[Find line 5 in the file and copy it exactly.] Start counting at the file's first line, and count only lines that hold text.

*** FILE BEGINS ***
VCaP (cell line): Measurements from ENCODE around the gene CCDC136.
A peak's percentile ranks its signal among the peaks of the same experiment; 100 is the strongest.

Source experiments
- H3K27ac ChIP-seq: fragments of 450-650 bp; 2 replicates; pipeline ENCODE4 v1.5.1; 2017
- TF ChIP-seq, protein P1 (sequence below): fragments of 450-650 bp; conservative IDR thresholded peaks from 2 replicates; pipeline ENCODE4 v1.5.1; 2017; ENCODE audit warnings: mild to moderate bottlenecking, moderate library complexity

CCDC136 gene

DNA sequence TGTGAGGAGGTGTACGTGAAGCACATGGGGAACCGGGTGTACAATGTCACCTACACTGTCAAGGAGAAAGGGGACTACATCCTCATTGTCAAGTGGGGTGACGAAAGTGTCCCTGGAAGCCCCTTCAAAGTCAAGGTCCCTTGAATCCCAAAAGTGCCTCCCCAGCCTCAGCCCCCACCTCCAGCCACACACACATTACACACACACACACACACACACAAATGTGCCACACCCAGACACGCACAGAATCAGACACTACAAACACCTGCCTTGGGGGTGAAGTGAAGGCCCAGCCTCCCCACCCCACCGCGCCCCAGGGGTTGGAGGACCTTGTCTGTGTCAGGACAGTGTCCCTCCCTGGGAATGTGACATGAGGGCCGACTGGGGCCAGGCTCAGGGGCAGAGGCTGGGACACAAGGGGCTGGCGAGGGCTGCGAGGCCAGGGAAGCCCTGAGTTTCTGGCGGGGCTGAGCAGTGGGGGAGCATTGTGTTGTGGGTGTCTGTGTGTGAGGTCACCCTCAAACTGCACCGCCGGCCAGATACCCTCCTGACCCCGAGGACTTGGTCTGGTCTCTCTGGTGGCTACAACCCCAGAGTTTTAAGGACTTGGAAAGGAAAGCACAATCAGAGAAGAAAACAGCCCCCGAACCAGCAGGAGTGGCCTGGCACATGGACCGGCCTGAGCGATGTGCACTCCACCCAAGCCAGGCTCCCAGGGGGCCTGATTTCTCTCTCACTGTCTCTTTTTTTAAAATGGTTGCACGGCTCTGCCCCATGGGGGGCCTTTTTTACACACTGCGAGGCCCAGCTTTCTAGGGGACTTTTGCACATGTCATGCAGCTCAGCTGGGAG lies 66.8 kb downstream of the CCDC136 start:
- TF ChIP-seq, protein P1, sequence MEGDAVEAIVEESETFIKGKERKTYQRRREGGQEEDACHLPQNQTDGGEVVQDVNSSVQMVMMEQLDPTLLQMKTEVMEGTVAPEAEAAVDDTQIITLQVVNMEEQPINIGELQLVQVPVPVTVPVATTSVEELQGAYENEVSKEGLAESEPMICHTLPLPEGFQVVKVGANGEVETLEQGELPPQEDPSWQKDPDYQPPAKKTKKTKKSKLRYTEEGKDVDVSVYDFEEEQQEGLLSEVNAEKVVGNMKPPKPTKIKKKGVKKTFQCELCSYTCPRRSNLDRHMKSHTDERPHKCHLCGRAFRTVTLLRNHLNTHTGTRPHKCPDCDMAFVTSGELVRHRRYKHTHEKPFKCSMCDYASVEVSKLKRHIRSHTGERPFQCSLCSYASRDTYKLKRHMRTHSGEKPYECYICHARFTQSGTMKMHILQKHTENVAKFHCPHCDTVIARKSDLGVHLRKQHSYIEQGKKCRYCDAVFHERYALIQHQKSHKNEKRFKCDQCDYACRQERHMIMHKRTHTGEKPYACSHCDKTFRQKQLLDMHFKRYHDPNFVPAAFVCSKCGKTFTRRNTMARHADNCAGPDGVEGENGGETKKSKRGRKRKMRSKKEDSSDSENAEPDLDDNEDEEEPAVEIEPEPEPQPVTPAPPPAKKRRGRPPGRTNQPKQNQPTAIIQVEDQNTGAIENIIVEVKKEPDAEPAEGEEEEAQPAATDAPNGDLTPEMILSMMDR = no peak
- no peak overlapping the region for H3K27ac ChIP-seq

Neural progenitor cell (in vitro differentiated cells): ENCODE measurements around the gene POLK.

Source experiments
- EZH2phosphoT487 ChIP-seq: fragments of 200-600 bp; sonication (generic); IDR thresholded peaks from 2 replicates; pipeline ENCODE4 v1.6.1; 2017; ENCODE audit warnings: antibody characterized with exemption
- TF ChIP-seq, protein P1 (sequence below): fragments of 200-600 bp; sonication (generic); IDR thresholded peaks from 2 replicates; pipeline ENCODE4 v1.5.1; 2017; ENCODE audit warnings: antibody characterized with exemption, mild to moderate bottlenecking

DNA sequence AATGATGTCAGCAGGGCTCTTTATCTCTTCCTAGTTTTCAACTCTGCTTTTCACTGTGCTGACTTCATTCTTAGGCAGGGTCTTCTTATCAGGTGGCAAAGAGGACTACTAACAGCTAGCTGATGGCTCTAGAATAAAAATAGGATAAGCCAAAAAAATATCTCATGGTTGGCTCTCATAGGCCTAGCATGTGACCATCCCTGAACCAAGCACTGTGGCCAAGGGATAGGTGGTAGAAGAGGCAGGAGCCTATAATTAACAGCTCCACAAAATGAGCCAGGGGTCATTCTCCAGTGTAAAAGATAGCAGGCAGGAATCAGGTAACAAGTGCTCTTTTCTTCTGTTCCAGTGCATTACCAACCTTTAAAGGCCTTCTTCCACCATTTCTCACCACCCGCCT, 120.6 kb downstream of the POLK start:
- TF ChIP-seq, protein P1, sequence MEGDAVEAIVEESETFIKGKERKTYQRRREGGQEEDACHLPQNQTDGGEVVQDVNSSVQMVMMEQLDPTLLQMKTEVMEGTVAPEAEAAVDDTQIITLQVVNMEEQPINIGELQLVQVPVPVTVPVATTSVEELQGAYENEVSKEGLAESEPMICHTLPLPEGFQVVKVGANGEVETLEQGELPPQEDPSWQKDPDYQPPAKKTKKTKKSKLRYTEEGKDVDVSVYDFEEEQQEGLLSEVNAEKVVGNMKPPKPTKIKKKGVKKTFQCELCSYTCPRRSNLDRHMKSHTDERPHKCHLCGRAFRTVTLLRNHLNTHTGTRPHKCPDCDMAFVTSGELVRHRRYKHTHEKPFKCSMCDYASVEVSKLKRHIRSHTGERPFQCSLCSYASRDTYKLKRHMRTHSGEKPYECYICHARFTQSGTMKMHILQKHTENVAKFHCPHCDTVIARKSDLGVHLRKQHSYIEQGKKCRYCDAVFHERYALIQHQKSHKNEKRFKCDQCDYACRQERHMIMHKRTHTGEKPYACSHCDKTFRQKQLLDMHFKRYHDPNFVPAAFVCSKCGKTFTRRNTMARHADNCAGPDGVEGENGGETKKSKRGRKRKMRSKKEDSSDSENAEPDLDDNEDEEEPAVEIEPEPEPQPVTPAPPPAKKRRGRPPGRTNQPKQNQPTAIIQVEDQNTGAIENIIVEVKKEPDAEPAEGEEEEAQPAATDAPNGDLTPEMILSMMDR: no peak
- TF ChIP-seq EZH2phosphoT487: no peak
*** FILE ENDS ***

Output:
- TF ChIP-seq, protein P1 (sequence below): fragments of 450-650 bp; conservative IDR thresholded peaks from 2 replicates; pipeline ENCODE4 v1.5.1; 2017; ENCODE audit warnings: mild to moderate bottlenecking, moderate library complexity